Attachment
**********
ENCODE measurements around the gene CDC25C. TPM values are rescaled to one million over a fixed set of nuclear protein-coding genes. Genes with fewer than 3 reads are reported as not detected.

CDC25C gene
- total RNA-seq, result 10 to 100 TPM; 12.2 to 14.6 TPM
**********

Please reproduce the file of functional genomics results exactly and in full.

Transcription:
ENCODE measurements around the gene CDC25C. TPM values are rescaled to one million over a fixed set of nuclear protein-coding genes. Genes with fewer than 3 reads are reported as not detected.

CDC25C gene
- total RNA-seq, result 10 to 100 TPM; 12.2 to 14.6 TPM